Opponents of development at the former Hughes Stadium in west Fort Collins have filed an ethics complaint against Mayor Wade Troxell and City Council member Kristin Stephens, both employees of Colorado State University, who voted recently to rezone the 165-acre site.
The complaint filed Thursday by Nicholas Frey and Mary Satterfield Grant, alleges Troxell and Stephens, as CSU employees, have a vested interest in the university’s $10 million sale of the land and should have recused themselves from council’s Nov. 5 vote.
The two were part of the 4-3 majority that voted on first reading to split the site into two zones: one with higher density that will allow more homes and one that will allow fewer. Without their votes, the rezoning would have failed 3-2.
Council will vote again Tuesday during the second reading of the rezoning petition.
Opponents argued the land should remain open space but if it has to be developed, they asked for the lowest possible density.
Troxell, Stephens, Ken Summers and Emily Gorgol argued that lowering the density drives up development costs per unit and can result in bigger, more expensive homes on larger lots, the antithesis of Colorado State University’s goal in January when it agreed to sell the site to Lennar Homes for $10 million.
Council members Susan Gutowsky, Ross Cunniff and Julie Pignataro said the site on Overland Trail was a special place that should be protected.
If council approves the rezoning on final reading, the likely density would be between 302 and 478 units — 82 on the west side and between 220 and 396 on the east side, based on land needed for streets and stormwater detention, according to a memo to council from city Long Range Planning Manager Cameron Gloss.
Theoretically, Gloss wrote, the site could accommodate 1,069 units if all housing was certified as “affordable.”
Realistically, however, “the site can’t physically accommodate that number,” he said.
The city allows higher density for homes that fall within certain federal guidelines for affordability. Lennar Homes has not committed to building “affordable” homes for people earning less than the city’s area median income of $59,600.
A maximum density of 478 units is well below the 600 to 700 homes Lennar desires in its purchase contract. Lennar, which can pull out of the contract if it can’t get the density it wants, has not indicated whether the project will go forward.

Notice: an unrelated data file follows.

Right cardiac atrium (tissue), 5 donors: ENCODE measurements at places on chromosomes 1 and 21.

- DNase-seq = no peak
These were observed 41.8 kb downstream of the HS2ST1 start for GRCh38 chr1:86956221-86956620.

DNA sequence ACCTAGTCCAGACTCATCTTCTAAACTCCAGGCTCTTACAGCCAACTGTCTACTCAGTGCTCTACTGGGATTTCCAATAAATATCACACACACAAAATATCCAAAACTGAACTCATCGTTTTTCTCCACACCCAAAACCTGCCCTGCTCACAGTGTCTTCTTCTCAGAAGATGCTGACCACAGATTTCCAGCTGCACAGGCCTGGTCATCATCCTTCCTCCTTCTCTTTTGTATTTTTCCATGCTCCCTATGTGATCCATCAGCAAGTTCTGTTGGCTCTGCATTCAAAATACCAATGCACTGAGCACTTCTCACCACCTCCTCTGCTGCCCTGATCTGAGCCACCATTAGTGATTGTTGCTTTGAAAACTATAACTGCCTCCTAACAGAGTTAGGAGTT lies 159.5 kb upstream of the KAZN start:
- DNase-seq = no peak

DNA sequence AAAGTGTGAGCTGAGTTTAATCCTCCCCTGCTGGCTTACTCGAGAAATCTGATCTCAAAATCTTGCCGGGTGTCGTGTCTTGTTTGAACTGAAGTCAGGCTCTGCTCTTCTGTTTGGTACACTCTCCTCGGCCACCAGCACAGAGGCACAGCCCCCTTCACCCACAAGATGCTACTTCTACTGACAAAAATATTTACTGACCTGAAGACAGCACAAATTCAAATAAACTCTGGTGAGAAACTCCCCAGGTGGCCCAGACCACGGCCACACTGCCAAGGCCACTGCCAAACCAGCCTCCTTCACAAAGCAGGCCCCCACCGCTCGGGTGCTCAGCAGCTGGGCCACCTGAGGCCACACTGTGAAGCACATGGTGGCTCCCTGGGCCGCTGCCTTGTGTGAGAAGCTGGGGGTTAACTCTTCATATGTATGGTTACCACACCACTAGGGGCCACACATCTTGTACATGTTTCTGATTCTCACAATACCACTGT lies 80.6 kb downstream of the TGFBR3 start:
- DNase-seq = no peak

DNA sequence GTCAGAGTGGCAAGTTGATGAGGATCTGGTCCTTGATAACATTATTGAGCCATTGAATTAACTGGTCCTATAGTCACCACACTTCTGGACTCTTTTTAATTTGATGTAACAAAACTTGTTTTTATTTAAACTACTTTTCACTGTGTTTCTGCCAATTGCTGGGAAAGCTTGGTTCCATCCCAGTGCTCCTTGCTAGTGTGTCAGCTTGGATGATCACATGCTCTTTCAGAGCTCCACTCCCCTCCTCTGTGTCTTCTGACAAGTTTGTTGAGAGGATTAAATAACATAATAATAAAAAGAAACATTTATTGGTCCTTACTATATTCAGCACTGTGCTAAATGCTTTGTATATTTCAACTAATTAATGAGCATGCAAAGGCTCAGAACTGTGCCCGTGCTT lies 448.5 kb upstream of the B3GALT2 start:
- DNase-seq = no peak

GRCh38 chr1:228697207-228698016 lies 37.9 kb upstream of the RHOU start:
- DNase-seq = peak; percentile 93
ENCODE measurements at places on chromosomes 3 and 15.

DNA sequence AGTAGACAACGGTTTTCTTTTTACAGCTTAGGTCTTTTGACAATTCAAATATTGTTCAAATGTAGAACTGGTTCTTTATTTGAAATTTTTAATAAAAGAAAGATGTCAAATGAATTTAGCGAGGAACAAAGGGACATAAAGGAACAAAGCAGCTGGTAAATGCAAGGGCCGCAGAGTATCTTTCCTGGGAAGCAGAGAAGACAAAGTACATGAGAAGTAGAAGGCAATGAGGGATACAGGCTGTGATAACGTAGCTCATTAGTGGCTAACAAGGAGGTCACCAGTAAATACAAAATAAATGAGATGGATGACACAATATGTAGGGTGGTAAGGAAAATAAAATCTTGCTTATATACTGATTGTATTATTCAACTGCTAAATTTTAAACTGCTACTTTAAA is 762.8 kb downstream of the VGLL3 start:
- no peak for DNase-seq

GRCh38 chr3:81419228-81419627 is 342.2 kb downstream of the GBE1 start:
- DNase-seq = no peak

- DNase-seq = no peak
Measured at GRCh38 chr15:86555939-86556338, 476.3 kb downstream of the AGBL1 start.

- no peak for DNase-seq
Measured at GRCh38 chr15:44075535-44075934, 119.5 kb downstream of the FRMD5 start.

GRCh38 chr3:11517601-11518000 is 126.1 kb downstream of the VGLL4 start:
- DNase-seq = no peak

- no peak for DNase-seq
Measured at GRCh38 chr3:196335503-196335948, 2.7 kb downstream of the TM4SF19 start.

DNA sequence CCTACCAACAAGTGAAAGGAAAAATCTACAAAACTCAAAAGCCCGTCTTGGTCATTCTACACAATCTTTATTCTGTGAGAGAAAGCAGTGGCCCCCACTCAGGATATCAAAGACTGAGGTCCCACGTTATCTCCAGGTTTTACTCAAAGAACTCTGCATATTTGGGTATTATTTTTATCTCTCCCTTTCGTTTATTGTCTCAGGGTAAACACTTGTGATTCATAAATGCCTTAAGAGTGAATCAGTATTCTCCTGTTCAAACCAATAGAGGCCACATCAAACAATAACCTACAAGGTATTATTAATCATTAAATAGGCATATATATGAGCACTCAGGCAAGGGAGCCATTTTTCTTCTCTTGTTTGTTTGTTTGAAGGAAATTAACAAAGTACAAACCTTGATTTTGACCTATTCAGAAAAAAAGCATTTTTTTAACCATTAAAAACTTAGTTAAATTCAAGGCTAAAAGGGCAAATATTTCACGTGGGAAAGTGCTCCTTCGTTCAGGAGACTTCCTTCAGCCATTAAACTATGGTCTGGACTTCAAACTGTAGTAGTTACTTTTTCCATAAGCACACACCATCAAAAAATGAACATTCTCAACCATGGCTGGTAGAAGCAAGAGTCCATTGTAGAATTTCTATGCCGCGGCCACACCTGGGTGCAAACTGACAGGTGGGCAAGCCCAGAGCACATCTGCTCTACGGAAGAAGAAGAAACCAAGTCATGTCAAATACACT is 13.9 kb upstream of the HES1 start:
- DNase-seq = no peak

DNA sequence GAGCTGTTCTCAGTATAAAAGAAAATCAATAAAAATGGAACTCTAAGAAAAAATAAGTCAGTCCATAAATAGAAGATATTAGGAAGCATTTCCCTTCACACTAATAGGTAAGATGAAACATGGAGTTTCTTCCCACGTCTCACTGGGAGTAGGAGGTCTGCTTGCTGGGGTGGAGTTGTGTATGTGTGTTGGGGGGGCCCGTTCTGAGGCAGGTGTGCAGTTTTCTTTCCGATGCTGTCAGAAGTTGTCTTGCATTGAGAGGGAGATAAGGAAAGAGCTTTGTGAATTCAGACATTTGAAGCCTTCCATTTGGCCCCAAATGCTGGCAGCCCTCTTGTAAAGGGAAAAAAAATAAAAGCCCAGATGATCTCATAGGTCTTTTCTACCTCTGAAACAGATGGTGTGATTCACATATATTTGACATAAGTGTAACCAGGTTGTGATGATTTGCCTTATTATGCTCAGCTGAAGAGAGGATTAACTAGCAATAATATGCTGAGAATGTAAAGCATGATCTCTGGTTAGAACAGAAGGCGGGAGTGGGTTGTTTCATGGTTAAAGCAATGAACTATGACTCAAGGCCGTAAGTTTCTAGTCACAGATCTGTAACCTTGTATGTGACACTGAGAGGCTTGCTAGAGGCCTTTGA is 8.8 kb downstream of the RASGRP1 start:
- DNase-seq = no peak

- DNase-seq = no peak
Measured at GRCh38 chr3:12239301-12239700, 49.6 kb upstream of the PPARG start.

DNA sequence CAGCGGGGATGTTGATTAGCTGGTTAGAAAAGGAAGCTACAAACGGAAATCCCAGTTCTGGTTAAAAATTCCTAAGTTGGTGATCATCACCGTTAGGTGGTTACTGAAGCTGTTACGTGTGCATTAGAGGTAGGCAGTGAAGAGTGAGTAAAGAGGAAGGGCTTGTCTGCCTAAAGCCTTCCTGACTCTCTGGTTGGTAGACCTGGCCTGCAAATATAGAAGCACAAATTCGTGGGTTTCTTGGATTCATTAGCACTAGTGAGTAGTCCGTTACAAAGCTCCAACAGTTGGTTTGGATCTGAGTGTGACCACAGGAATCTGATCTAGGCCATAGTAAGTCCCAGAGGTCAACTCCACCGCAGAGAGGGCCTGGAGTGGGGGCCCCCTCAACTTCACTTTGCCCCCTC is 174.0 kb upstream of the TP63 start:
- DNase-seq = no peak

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Answering the complaint
Meanwhile, Troxell has said he stands by his decision not to recuse himself from the council discussion and vote.
He and Stephens both said at the start of the council meeting they did not see their employment as a conflict of interest.
Stephens was not immediately available for comment.
The complaint was filed to the Ethics Review Board, made up of council members Pignataro, Summers and Stephens, with Troxell listed as an alternate.
The complaint argues that as graduate coordinator in CSU’s Department of Statistics in its graduate school, Stephens’ job performance, security and compensation is “strongly tied to CSU’s financial ability to attract and retain the highest level of graduate students.”
It makes the same argument for Troxell, a professor and researcher. “Troxell has a history of using CSU as an incubator to help identify and support new technologies,” the complaint reads.
If Lennar doesn’t buy the Hughes site for $10 million or more, CSU’s research budget could suffer, the complaint argues. “Research funding is the first to get cut when revenue drops.”
Earlier this year, however, CSU boasted $398.5 million in research activities for fiscal 2019, a 6.3% increase from 2018. About 70% of that total came from federal grants, according to a CSU news release.
Troxell said his research funding does not come from CSU and he has no direct or indirect link to the Hughes property, which is owned by the Colorado State University System.
He chalked up the complaint to “folks who didn’t like my view and my decision, and they’re trying to create something.”
The Hughes sale “is of no financial benefit or detriment to me,” he said. Troxell does not plan to recuse himself from Tuesday’s upcoming vote.
City Council took the unusual step of rezoning the property in July instead of leaving it up to a potential developer.
Pat Ferrier is a senior reporter covering business, health care and growth issues in Northern Colorado.
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